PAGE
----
Also, our most vulnerable movement patterns are the product of administrative convenience rather than strategic considerations. For example, enemy attacks throughout Iraq remain concentrated along the seams of the operational boundaries shared by different U.S. units.

A watchful enemy quickly determines where units operate and where they turn around on a given stretch of road. They then exploit the seams, knowing that it is easier to conduct attacks in an area where a unit does not regularly operate.

Similarly, they can identify which units shoot back when engaged and which ones try to speed away, focusing efforts on the latter. In any given area, U.S. forces that are transiting are consistently attacked at a much higher rate than the combat units responsible for the area. The enemy learns that transiting units are less familiar with the terrain and thus less likely to shoot back--or hunt the enemy down tomorrow to settle the score.

Often, the enemy enjoys freedom of action on roads representing the boundaries between U.S. units. No one feels responsible for the deadly attacks taking place on the roads because they area busy patrolling nearby areas, and no one is held accountable for allowing the enemy to attack. One combat battalion operations officer was visited by an advisor who noticed that U.S. units transiting the area, such as military police, bomb disposal teams, and logistics movements, were suffering enormously high casualties, while his unit had hardly been touched, even though they were operating in the general area every day.

"Well, the guys getting hit are usually combat support guys who have bad tactics," he explained. When queried as to what specific tactics his own unit uses to achieve such success, he admitted, "Well, we don't go out on that part of the road." Why not? "Because it's dangerous," he replied.

A fundamental tenant of warfare is that someone should be responsible for any key terrain feature, such as a ridgeline, river, or road. Almost all U.S. casualties in Iraq occur on one key terrain feature: the roads. So the generals in Baghdad must put specific units in charge of the roads and then let the units themselves develop appropriate plans for success.

We must also seize the "smart offensive" on the ground. The enemy knows that the U.S. excels at traditional offensive maneuvers initiated by clear commands, such as "take Haditha," so the enemy hides when this happens, waiting instead to attack our patrols and convoys later. Amazingly, the attacks from roadside bombs, which have long accounted for the vast majority of coalition casualties, occur not only in the same areas, but often in the same exact spot, with the hole from one blast being re-used to hold a larger and more deadly bomb the next time.

Instead of being told to offer themselves up as targets on "presence patrols," the troops should be empowered to adopt a "hunting" mindset that seeks to identify enemy patterns and create conditions that draw the enemy into our traps.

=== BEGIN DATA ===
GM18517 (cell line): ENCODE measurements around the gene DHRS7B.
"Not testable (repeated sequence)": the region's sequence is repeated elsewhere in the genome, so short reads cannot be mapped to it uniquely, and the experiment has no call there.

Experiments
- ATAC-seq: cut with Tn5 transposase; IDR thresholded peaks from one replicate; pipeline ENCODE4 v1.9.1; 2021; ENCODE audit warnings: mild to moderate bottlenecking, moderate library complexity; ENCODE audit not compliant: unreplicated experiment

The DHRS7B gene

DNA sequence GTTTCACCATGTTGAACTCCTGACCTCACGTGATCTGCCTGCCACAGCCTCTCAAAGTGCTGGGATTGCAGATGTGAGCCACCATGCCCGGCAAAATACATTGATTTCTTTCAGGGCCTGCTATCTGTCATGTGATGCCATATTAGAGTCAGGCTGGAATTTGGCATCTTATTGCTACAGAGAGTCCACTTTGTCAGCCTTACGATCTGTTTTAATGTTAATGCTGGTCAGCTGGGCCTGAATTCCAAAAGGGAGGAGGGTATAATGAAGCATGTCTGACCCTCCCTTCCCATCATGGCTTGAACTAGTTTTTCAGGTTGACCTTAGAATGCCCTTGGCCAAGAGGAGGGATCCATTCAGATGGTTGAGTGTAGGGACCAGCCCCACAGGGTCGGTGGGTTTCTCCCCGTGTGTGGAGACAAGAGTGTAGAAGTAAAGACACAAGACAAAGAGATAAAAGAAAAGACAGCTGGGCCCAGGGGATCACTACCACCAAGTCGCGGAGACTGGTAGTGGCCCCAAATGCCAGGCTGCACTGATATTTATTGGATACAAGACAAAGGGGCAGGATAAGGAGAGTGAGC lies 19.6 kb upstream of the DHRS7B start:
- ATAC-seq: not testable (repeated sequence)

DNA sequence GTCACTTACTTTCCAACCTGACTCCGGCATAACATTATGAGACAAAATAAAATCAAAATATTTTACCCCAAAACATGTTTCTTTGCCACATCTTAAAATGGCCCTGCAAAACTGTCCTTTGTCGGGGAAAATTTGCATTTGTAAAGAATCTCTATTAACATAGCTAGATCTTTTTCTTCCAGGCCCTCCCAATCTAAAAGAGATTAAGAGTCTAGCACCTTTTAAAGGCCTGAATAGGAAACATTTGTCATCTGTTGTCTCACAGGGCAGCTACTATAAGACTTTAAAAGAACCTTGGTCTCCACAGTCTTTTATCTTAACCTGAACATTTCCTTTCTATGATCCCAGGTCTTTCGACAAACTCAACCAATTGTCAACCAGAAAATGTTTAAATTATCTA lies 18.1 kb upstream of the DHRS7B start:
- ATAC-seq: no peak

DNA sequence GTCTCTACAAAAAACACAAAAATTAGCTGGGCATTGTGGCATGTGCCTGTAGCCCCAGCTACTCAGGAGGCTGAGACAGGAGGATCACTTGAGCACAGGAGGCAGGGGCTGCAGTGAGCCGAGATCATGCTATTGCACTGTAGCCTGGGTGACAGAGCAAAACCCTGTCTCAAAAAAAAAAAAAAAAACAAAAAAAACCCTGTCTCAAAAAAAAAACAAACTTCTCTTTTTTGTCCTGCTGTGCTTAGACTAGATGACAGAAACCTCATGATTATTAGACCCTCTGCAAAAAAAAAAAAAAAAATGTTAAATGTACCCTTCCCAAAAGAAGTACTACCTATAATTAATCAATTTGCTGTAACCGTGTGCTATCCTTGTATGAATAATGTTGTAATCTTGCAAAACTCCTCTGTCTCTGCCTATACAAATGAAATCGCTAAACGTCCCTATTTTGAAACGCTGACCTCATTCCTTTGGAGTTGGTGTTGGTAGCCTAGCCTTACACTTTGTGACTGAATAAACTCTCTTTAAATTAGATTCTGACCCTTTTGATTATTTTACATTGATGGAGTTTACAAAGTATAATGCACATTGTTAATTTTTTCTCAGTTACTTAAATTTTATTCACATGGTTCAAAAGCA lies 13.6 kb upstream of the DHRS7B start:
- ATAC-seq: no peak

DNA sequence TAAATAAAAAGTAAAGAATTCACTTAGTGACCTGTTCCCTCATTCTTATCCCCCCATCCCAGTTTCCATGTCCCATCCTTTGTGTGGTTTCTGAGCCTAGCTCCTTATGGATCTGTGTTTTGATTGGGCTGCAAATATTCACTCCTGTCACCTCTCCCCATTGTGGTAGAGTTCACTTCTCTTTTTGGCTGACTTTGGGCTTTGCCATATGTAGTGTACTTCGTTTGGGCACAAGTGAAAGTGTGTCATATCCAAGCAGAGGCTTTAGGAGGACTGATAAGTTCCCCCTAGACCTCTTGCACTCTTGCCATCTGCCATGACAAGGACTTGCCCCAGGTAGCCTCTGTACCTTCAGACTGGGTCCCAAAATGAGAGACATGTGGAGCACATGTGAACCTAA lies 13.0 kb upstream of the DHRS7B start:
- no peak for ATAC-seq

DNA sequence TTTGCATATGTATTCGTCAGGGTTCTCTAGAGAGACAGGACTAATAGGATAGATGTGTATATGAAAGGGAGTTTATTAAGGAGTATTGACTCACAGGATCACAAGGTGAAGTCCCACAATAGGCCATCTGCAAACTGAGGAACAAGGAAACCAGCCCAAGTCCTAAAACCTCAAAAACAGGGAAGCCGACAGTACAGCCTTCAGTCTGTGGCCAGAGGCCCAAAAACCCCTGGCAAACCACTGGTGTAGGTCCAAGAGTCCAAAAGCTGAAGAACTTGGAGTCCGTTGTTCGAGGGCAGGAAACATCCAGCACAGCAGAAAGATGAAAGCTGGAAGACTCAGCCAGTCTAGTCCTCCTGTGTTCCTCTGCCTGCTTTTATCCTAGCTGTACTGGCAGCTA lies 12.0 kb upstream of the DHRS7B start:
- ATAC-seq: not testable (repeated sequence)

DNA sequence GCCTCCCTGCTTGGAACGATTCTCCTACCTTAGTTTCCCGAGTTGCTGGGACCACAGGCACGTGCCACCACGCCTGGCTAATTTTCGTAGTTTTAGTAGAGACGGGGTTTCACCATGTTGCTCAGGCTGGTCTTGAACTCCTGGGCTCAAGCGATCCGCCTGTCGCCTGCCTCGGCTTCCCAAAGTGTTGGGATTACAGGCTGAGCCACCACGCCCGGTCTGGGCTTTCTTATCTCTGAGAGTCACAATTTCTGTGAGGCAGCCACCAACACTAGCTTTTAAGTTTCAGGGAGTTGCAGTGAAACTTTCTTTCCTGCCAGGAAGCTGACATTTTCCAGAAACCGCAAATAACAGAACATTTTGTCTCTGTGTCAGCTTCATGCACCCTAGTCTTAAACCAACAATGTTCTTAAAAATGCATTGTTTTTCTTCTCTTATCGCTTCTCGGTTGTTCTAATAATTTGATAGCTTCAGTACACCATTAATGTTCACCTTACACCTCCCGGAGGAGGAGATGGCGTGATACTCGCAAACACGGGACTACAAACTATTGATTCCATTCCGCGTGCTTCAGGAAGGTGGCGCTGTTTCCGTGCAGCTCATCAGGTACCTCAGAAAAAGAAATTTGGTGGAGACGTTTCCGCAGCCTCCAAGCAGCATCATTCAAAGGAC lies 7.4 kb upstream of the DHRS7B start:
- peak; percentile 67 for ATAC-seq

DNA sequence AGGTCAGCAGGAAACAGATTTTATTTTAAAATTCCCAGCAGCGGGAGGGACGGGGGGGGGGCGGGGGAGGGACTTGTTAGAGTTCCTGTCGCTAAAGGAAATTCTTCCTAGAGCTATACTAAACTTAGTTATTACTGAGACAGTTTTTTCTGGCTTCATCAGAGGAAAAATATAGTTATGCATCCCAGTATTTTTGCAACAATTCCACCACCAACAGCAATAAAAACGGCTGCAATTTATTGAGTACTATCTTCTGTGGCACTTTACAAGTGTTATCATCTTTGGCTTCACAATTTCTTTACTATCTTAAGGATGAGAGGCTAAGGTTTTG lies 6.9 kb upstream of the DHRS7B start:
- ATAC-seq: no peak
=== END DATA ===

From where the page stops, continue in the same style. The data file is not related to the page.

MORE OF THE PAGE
U.S. forces that adopt the hunting mindset in Iraq tend to do well against the enemy. One of the first units to successfully engage the roadside bomb threat in their area of operations was a National Guard unit from a state in the Deep South. They were new to Iraq but took it personally that the enemy was conducting so many deadly attacks against passing U.S. forces in the area for which they were now responsible.

They used intelligence showing the enemy attack patterns and figured out when and where the enemy was most like to attack next. One night they set up ambush positions in the area. Many hours later, they patiently watched through gun sights as the enemy prepared the attack site and emplaced several explosive charges. Just as the enemy team had finished its emplacement work, they engaged successfully.

When U.S. explosives experts arrived later and detonated the charge, it took out a twenty-foot section of road--a planned attack that likely would have killed several U.S. soldiers had their comrades not decided to take the fight to an elusive enemy. They subsequently managed to engage another insurgent team, and their success stopped not only those insurgents, but drove down insurgent activity in their entire area of operations. As one of them later said, "It's just like huntin' deer."

This type of offensive success has been achieved by other tactical units as well, and consistently drives down enemy activity in the affected area. But until similar offensive solutions are carried out as part of a broad plan, overall attacks will continue to increase as the enemy simply shifts operations to nearby areas--a phenomenon sarcastically referred to as "whack-a-mole." If neighboring units were led to conduct such operations on a broad scale, however, the result would likely be analogous to playing whack-a-mole as a team, with one mallet per mole.

6. Accept the realities of warfare in the media age by decentralizing the sharing of information with both the Iraqi and the American public.

The government and military must better communicate its message--to both Iraqis and the American public. The hurdles posed by political correctness and self-imposed bureaucratic constraints must be cleared in order to balance the insurgents' current control of the airwaves. Their "flaming car bomb-a-day" television propaganda campaign has dominated the media debate since late 2004, negating or neutralizing any reports of positive news.

The lack of reporting on the incredible progress being made in Iraq every day is the media equivalent of trees falling in the forest but no one hearing them. In today's media environment, progress only counts when it is filmed and reported.